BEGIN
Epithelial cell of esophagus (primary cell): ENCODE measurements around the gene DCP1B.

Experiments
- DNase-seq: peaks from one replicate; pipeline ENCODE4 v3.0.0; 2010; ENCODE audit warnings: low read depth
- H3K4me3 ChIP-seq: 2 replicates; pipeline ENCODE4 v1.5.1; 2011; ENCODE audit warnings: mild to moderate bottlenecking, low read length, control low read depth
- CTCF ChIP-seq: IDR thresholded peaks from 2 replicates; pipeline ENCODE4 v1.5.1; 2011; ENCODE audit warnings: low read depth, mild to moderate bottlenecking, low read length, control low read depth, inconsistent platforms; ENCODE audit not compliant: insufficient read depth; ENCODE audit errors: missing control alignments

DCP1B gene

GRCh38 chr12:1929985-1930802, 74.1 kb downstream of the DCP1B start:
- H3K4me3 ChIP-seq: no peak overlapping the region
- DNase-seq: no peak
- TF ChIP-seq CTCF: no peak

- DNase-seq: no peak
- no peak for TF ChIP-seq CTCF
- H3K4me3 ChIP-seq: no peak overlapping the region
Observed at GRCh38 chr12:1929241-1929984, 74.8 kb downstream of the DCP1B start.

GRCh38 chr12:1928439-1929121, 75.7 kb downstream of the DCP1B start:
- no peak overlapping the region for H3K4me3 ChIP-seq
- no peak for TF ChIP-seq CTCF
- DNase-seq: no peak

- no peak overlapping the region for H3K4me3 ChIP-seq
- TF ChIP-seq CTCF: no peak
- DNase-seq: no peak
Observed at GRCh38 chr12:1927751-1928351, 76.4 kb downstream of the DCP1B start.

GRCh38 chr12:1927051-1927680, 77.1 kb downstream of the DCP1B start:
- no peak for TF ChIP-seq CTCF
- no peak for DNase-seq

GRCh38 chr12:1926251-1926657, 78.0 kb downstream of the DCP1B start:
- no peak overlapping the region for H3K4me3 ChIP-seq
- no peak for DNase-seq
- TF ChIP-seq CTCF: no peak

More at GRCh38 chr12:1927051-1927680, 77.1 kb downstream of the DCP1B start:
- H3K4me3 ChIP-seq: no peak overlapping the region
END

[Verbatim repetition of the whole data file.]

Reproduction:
Epithelial cell of esophagus (primary cell): ENCODE measurements around the gene DCP1B.

Experiments
- DNase-seq: peaks from one replicate; pipeline ENCODE4 v3.0.0; 2010; ENCODE audit warnings: low read depth
- H3K4me3 ChIP-seq: 2 replicates; pipeline ENCODE4 v1.5.1; 2011; ENCODE audit warnings: mild to moderate bottlenecking, low read length, control low read depth
- CTCF ChIP-seq: IDR thresholded peaks from 2 replicates; pipeline ENCODE4 v1.5.1; 2011; ENCODE audit warnings: low read depth, mild to moderate bottlenecking, low read length, control low read depth, inconsistent platforms; ENCODE audit not compliant: insufficient read depth; ENCODE audit errors: missing control alignments

DCP1B gene

GRCh38 chr12:1929985-1930802, 74.1 kb downstream of the DCP1B start:
- H3K4me3 ChIP-seq: no peak overlapping the region
- DNase-seq: no peak
- TF ChIP-seq CTCF: no peak

- DNase-seq: no peak
- no peak for TF ChIP-seq CTCF
- H3K4me3 ChIP-seq: no peak overlapping the region
Observed at GRCh38 chr12:1929241-1929984, 74.8 kb downstream of the DCP1B start.

GRCh38 chr12:1928439-1929121, 75.7 kb downstream of the DCP1B start:
- no peak overlapping the region for H3K4me3 ChIP-seq
- no peak for TF ChIP-seq CTCF
- DNase-seq: no peak

- no peak overlapping the region for H3K4me3 ChIP-seq
- TF ChIP-seq CTCF: no peak
- DNase-seq: no peak
Observed at GRCh38 chr12:1927751-1928351, 76.4 kb downstream of the DCP1B start.

GRCh38 chr12:1927051-1927680, 77.1 kb downstream of the DCP1B start:
- no peak for TF ChIP-seq CTCF
- no peak for DNase-seq

GRCh38 chr12:1926251-1926657, 78.0 kb downstream of the DCP1B start:
- no peak overlapping the region for H3K4me3 ChIP-seq
- no peak for DNase-seq
- TF ChIP-seq CTCF: no peak

More at GRCh38 chr12:1927051-1927680, 77.1 kb downstream of the DCP1B start:
- H3K4me3 ChIP-seq: no peak overlapping the region